Later On

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Background to continuing US failure in Iraq and Afghanistan

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The failure of US efforts in Iraq and Pakistan reflect deliberate (and extremely poor) policy and operational decisions. It’s not an accident the US failed so badly: the US actively worked to implement policies that guaranteed failure. William Astore writes in Informed Comment:

In June, tens of thousands of Iraqi Security Forces in Nineveh province north of Baghdad collapsed in the face of attacks from the militants of the Islamic State (IS or ISIS), abandoning four major cities to that extremist movement. The collapse drew much notice in our media, but not much in the way of sustained analysis of the American role in it. To put it bluntly, when confronting IS and its band of lightly armed irregulars, a reputedly professional military, American-trained and -armed, discarded its weapons and equipment, cast its uniforms aside, and melted back into the populace. What this behavior couldn’t have made clearer was that U.S. efforts to create a new Iraqi army, much-touted and funded to the tune of $25 billion over the 10 years of the American occupation ($60 billion if you include other reconstruction costs), had failed miserably.

Though reasonable analyses of the factors behind that collapse exist, an investigation of why U.S. efforts to create a viable Iraqi army (and, by extension, viable security forces in Afghanistan) cratered so badly are lacking.  To understand what really happened, a little history lesson is in order.  You’d need to start in May 2003 with the decision of L. Paul Bremer III, America’s proconsul in occupied Iraq and head of the Coalition Provisional Authority (CPA), to disband the battle-hardened Iraqi military.  The Bush administration considered it far too tainted by Saddam Hussein and his Baathist Party to be a trustworthy force.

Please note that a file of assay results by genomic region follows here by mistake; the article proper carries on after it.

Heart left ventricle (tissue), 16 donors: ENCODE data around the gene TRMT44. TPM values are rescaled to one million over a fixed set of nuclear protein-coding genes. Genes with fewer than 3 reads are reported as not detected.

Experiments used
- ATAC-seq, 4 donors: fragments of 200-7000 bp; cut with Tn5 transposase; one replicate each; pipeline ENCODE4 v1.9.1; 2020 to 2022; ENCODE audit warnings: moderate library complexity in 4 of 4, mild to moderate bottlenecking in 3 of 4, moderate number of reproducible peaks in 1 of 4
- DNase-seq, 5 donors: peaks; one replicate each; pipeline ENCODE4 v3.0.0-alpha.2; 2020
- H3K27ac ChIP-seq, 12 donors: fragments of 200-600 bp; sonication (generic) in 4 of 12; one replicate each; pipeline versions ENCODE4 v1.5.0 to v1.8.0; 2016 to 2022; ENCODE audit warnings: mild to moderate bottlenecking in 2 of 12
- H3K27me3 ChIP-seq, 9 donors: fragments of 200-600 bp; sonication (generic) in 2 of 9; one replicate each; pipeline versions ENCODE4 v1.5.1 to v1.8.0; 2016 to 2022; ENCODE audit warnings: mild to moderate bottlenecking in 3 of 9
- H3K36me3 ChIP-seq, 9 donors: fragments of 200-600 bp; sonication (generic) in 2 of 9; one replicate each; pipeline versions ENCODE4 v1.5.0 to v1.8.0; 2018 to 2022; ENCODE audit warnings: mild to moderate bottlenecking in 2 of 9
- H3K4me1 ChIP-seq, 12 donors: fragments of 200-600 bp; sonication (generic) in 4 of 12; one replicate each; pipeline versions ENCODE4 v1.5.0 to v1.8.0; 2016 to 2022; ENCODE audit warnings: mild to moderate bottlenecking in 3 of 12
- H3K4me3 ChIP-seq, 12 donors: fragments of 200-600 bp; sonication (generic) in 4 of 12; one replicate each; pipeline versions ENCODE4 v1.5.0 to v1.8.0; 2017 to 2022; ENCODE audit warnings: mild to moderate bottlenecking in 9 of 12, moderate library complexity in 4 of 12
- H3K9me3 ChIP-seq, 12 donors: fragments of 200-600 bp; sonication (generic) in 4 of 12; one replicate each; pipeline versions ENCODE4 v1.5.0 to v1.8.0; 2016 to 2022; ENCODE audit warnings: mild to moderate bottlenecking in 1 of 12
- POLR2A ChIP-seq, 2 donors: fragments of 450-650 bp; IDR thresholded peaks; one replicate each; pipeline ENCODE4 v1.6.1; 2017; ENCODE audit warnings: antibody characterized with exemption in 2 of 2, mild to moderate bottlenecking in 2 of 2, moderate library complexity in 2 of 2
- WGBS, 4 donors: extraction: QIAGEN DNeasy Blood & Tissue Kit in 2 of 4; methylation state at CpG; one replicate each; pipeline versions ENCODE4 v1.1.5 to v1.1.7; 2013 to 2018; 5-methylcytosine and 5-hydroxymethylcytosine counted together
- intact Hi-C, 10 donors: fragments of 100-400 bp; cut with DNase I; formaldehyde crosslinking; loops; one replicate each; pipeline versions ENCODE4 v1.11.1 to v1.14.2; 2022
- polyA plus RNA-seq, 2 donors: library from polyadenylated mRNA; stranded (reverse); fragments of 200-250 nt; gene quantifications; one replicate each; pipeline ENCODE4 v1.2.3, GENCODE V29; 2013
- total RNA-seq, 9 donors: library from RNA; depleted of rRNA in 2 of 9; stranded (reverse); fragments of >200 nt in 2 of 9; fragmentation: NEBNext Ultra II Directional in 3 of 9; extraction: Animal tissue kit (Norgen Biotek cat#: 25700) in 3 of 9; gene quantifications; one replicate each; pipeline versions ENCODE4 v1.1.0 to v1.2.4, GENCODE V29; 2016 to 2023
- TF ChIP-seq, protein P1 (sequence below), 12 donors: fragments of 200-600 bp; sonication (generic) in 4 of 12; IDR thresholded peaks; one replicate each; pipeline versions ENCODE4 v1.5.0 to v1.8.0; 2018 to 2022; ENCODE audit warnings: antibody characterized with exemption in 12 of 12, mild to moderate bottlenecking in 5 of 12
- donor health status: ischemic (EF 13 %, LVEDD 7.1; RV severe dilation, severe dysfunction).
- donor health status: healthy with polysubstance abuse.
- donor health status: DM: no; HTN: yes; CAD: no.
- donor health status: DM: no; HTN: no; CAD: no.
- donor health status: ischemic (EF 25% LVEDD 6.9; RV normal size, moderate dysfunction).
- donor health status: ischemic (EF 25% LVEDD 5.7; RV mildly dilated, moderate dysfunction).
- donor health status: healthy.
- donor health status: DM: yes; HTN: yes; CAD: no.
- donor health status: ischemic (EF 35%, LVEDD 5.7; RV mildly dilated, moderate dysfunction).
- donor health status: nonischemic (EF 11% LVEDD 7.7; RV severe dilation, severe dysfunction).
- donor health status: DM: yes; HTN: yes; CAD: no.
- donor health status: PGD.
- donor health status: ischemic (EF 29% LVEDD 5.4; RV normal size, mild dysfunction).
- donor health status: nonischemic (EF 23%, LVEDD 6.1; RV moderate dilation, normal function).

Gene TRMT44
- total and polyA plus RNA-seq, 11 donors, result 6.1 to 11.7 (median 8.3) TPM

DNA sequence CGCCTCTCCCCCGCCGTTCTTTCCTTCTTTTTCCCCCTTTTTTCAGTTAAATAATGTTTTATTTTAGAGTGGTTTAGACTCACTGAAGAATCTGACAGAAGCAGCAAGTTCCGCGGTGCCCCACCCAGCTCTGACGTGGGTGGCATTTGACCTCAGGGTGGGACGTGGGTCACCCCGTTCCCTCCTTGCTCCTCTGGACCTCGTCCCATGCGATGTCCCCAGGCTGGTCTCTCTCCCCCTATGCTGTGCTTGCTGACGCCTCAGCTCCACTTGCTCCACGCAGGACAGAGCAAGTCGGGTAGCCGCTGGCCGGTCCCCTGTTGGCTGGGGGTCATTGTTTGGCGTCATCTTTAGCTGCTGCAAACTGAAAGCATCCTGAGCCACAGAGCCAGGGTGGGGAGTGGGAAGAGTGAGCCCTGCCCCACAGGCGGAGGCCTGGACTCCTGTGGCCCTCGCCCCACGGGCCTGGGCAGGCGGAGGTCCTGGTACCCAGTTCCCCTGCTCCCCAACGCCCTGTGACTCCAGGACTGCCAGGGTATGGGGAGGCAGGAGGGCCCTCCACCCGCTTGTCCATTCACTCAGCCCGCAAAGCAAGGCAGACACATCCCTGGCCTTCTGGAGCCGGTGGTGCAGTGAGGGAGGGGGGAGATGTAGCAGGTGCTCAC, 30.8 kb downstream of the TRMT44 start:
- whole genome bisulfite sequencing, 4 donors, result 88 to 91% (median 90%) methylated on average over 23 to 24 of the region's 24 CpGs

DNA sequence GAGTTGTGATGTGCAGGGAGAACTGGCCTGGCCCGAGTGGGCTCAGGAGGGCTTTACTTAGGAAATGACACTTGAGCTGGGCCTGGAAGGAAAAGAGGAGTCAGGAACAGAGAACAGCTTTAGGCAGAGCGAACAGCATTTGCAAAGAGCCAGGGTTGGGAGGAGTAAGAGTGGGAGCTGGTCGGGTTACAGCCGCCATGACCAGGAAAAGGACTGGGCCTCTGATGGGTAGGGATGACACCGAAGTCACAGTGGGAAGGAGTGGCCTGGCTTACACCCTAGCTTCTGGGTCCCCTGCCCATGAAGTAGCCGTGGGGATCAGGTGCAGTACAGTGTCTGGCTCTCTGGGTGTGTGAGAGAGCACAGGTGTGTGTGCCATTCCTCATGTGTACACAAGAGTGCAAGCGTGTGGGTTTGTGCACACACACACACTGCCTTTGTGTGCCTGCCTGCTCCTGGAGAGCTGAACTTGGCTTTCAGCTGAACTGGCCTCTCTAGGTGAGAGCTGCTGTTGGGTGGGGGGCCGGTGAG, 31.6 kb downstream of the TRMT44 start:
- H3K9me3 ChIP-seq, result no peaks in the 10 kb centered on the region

Instead, Bremer and his team vowed to create a new Iraqi military from scratch.  According to Washington Post reporter Tom Ricks in his bestselling book Fiasco, that force was initially conceived as a small constabulary of 30,000-40,000 men (with no air force at all, or rather with the U.S. Air Force for backing in a country U.S. officials expected togarrison for decades).  Its main job would be to secure the country’s borders without posing a threat to Iraq’s neighbors or, it should be added, to U.S. interests.

Bremer’s decision essentially threw 400,000 Iraqis with military training, including a full officer corps, out onto the streets of its cities, jobless.  It was a formula for creating an insurgency.  Humiliated and embittered, some of those men would later join various resistance groups operating against the American military.  More than a few of them later found their way into the ranks of ISIS, including at the highest levels of leadership.  (The most notorious of these is Izzat Ibrahim al-Douri, a former general in Saddam’s army who was featured as the King of Clubs in the Bush administration’s deck of cards of Iraq’s most wanted figures.  Al-Douri is now reportedly helping to coordinate IS attacks.)